En­joy now: sil­ver­beet

NZ House & Garden - - FOOD -

This re­li­able leafy green has never been top of the pops but all it re­ally needs is some de­cent PR – that cer­tainly did the trick for kale. Sil­ver­beet has been re­ferred to as don­key grass but the Ro­mans con­sid­ered it a del­i­cacy. Amer­i­cans call it chard. Easy to grow and full of good­ness, it de­serves a more fre­quent spot on our menus.

De­spite ap­pear­ances, sil­ver­beet is no re­la­tion to spinach (in fact, it’s from the beet­root fam­ily), al­though it does have sim­i­lar nu­tri­tional qual­i­ties.

Sil­ver­beet can be treated as two veg­eta­bles in one: the chunky white stalks and the deep green leaves. They can be cooked to­gether (the stalks take longer so give them a head start of 2-3 min­utes) but try us­ing the stalks in a stir-fry and mix­ing the shred­ded leaves with mashed potato in pat­ties or a mash (see be­low).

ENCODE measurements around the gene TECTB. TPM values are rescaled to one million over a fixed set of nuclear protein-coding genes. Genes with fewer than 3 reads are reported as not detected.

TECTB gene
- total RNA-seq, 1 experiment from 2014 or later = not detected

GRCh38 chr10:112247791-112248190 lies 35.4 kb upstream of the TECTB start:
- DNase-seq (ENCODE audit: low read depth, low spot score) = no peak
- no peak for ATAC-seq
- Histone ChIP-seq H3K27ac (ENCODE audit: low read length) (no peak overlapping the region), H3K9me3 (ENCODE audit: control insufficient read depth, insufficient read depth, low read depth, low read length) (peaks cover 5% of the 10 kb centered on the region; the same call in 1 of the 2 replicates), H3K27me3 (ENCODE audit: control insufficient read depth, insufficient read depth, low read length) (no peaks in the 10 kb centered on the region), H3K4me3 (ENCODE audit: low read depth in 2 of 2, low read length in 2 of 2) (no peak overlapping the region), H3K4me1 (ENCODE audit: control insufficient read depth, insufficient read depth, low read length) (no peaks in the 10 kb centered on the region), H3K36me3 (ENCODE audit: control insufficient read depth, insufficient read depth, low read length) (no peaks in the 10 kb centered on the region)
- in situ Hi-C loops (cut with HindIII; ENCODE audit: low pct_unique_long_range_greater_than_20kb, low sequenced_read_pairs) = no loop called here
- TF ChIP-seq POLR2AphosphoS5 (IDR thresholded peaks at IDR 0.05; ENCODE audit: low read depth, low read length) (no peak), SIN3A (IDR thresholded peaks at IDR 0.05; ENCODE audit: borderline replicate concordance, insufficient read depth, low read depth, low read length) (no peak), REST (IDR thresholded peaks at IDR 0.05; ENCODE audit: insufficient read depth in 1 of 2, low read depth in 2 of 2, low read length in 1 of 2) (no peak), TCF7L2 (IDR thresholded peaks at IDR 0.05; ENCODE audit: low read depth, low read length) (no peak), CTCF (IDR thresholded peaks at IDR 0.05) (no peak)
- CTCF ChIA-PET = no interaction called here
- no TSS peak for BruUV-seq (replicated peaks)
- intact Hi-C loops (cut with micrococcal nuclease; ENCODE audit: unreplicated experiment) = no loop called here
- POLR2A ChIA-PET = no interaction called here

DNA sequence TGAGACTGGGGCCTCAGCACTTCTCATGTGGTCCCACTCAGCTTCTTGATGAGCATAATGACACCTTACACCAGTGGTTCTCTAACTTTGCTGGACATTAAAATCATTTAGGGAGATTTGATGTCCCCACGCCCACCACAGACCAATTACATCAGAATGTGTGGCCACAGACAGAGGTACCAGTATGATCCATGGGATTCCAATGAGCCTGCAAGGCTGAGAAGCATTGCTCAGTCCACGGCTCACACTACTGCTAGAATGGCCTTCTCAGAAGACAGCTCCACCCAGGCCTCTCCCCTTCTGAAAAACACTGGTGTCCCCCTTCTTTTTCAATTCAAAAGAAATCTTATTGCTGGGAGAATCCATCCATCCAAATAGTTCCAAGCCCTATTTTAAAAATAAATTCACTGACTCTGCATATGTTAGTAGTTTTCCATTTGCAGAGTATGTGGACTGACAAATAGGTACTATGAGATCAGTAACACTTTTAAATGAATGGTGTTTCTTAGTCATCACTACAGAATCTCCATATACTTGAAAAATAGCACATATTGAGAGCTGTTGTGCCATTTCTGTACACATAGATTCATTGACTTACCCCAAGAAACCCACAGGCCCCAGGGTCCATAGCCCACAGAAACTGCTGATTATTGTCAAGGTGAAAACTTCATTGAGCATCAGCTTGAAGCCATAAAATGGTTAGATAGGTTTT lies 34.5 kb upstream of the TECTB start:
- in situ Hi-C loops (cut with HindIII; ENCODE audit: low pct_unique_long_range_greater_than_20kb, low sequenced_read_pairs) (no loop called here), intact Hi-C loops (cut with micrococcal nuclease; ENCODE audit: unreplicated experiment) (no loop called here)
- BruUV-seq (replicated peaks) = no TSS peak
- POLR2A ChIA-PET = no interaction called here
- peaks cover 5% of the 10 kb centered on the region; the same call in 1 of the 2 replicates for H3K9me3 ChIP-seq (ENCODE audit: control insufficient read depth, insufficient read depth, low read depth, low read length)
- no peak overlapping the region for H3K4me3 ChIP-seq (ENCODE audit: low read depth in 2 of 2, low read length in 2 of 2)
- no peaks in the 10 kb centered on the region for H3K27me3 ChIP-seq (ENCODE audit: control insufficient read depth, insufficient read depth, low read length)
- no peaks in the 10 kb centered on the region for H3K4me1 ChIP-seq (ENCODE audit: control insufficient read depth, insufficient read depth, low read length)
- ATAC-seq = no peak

Car­away seeds and nut­meg are ex­cel­lent flavour ad­di­tions.

Young leaves are good raw in a salad. It’s im­por­tant to wash sil­ver­beet leaves re­ally well be­fore use, as dirt tends to cling in the folds.

Sil­ver­beet can be used pretty much any­where you would use cooked spinach or other thick leafy greens, such as stews, stir-fries, stuff­ings, soups and pas­tas.

When sautéed, the bit­ter­ness of ma­ture leaves will fade and it will taste sweeter than cooked spinach.

Newspapers in English

Newspapers from New Zealand

© PressReader. All rights reserved.